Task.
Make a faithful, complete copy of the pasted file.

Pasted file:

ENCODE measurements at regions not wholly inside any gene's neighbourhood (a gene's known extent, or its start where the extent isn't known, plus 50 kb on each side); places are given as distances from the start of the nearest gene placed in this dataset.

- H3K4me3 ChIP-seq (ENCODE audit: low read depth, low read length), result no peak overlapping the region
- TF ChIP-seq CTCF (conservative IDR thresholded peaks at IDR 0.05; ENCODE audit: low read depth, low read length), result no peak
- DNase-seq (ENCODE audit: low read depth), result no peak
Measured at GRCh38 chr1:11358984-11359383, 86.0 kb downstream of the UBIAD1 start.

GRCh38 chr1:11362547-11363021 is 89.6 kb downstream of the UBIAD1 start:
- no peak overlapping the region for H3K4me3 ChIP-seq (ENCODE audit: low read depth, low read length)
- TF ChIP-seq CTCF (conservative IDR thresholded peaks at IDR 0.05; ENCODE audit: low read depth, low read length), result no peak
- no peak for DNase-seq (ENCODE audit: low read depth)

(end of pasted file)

ENCODE measurements at regions not wholly inside any gene's neighbourhood (a gene's known extent, or its start where the extent isn't known, plus 50 kb on each side); places are given as distances from the start of the nearest gene placed in this dataset.

- H3K4me3 ChIP-seq (ENCODE audit: low read depth, low read length), result no peak overlapping the region
- TF ChIP-seq CTCF (conservative IDR thresholded peaks at IDR 0.05; ENCODE audit: low read depth, low read length), result no peak
- DNase-seq (ENCODE audit: low read depth), result no peak
Measured at GRCh38 chr1:11358984-11359383, 86.0 kb downstream of the UBIAD1 start.

GRCh38 chr1:11362547-11363021 is 89.6 kb downstream of the UBIAD1 start:
- no peak overlapping the region for H3K4me3 ChIP-seq (ENCODE audit: low read depth, low read length)
- TF ChIP-seq CTCF (conservative IDR thresholded peaks at IDR 0.05; ENCODE audit: low read depth, low read length), result no peak
- no peak for DNase-seq (ENCODE audit: low read depth)